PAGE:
The Blue Water Initiative is Helping Save the Earth

Op-Ed: To save the Earth, think like a ‘blue water’ sailor

A group of ocean scientists have issued a plea to the world’s maritime nations to become the eyes and ears of the planet’s natural resources

The seafaring nations need to become global leaders in marine research, environmental awareness and renewable energy

With the world’s oceans and seas covered in more than seven million square miles of shallow water, many things are out of sight that are in plain view. To save the Earth, we need to think about how we can best protect and steward our oceans, lakes and rivers.

Today’s oceans and the seaways they touch are not like those in the past. Today’s oceans are the first ocean to be fully developed over the last 10,000 years — meaning they are the result of human intervention. They also have the full capacity to absorb all the nutrients and pollutants that may come floating into their waters.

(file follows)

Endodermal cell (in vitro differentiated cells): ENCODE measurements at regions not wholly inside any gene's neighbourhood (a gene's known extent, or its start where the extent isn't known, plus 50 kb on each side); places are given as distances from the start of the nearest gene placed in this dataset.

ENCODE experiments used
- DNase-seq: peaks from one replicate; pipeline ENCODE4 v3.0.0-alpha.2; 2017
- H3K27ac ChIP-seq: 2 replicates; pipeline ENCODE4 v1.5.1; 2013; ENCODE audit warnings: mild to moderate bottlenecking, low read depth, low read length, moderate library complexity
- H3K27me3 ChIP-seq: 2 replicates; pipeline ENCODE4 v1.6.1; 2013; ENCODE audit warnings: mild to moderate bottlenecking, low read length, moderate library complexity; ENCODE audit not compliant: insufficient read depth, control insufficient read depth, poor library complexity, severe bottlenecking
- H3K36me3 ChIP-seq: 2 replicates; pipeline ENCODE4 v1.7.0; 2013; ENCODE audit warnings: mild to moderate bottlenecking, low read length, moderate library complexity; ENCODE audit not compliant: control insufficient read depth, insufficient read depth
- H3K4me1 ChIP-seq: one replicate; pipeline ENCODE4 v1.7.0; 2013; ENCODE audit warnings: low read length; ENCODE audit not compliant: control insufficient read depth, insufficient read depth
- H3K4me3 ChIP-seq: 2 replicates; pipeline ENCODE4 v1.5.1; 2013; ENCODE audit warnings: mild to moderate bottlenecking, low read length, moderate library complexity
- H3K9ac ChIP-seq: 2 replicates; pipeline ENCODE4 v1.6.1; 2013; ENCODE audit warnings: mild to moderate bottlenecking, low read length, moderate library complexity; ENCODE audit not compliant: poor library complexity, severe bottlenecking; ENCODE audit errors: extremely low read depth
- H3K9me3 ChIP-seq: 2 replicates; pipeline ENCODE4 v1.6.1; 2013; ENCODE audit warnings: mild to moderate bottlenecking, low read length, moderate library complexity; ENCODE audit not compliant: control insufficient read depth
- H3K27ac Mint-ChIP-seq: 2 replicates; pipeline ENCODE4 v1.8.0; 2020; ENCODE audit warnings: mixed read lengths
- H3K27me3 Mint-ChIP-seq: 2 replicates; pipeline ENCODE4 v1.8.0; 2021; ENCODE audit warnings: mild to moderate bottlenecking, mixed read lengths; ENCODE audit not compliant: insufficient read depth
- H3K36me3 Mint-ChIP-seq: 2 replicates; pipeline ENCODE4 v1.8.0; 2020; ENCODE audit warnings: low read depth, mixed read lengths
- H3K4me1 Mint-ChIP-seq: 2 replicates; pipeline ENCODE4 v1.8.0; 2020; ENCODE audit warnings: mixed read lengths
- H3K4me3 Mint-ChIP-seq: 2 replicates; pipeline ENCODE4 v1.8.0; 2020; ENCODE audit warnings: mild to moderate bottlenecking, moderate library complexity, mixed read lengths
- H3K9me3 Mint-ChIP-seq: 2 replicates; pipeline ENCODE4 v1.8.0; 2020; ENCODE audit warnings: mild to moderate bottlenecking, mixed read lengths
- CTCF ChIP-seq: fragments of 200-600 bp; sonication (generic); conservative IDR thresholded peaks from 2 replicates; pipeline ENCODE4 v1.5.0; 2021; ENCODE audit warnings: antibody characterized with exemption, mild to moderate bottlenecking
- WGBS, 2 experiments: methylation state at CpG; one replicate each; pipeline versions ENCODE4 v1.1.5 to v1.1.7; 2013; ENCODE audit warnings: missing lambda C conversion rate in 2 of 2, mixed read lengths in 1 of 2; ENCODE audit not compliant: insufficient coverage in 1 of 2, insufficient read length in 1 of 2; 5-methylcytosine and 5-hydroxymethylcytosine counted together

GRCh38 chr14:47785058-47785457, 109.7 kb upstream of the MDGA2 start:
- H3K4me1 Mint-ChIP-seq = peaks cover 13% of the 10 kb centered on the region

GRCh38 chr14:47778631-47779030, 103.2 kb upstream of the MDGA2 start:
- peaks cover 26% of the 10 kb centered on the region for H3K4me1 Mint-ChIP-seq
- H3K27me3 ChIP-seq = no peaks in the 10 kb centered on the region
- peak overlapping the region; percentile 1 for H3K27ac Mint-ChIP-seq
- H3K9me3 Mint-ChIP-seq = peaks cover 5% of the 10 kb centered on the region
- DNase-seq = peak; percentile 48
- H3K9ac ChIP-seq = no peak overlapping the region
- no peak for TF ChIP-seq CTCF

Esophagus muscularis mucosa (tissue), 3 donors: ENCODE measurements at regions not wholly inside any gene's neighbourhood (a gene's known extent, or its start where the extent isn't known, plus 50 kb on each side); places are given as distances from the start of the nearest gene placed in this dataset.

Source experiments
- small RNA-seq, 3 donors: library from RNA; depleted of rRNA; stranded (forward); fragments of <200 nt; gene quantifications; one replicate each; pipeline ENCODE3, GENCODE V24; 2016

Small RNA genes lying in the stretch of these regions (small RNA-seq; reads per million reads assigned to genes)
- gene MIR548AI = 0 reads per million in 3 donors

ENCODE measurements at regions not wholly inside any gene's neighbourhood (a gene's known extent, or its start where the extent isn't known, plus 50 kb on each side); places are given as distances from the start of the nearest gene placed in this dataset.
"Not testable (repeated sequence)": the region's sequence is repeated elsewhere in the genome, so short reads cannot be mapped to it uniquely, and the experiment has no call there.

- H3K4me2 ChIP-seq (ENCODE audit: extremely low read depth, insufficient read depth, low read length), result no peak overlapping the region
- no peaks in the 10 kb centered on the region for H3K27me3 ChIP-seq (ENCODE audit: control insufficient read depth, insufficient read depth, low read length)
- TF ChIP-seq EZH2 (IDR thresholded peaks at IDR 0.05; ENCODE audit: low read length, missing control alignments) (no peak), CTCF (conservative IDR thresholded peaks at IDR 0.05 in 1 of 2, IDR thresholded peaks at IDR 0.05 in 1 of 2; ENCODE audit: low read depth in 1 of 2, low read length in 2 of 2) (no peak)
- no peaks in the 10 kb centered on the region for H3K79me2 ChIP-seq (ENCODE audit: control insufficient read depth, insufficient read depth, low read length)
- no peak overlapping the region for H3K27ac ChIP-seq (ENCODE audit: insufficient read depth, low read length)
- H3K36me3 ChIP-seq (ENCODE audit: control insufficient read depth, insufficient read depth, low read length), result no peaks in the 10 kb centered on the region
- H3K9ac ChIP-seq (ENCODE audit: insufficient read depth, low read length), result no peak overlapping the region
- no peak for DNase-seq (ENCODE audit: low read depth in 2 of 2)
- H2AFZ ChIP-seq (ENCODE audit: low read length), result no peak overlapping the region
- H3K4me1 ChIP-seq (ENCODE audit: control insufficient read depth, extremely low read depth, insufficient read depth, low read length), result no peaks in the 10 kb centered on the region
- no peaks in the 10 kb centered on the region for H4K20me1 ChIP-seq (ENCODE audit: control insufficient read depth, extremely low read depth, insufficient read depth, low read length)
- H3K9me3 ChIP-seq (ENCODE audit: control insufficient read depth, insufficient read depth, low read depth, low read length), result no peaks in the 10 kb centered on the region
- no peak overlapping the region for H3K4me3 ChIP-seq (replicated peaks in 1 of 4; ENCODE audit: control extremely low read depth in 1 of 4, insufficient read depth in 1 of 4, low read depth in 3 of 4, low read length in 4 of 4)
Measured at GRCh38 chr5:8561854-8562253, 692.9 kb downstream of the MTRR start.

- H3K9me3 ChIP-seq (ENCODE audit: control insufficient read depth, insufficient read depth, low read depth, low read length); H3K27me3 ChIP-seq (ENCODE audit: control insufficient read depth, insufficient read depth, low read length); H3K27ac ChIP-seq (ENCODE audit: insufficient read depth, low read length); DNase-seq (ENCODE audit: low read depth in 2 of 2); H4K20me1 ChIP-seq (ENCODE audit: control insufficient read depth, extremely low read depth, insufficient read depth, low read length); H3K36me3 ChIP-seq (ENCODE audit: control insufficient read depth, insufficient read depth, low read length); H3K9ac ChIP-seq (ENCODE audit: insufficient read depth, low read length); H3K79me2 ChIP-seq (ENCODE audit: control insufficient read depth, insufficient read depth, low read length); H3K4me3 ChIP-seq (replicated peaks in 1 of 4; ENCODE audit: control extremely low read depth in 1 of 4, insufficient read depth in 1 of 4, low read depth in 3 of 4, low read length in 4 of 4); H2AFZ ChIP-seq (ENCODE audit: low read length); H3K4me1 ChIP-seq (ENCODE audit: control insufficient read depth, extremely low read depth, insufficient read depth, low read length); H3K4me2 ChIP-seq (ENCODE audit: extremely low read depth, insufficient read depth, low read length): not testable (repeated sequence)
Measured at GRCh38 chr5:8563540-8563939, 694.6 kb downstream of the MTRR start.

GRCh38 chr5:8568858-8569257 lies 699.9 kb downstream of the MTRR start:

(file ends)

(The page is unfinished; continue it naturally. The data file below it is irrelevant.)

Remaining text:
While the ocean is in a constant state of change, new technologies and data are helping us to better manage it.

As part of the Blue Water Initiative, more than 60 of the world’s leading ocean scientists, researchers, and government and nonprofit experts have come together around the world to explore ways in which to further protect our coastal oceans and waters.

“The oceans have long been perceived as nature’s way of recycling and replenishing the planet’s resources, but we are seeing now how rapid human development of the ocean has accelerated this natural process,” says Professor Susan Poling, director of the Global Ocean Observing System (GOOS). “The ocean is being overwhelmed by human activities, and as a result, our seaways and beaches are becoming the dumping grounds for our trash. It’s time to change that.”

The Blue Water Initiative was launched in 2010 by the National Oceanic and Atmospheric Administration (NOAA), the UN Foundation, the National Geographic Society, the Pew Charitable Trusts, the Pew Environment Group, the Institute of International Education, the Global Oceans Forum and the World Economic Forum.

The Blue Water Initiative has helped turn the tide against the trash, plastic and pollution that the oceans have become. With the support of the Blue Water Partnership, a global alliance of leading marine and freshwater scientists, the initiative works to educate global leaders, decision-makers and advocates about the importance of protecting our waterways and oceans.

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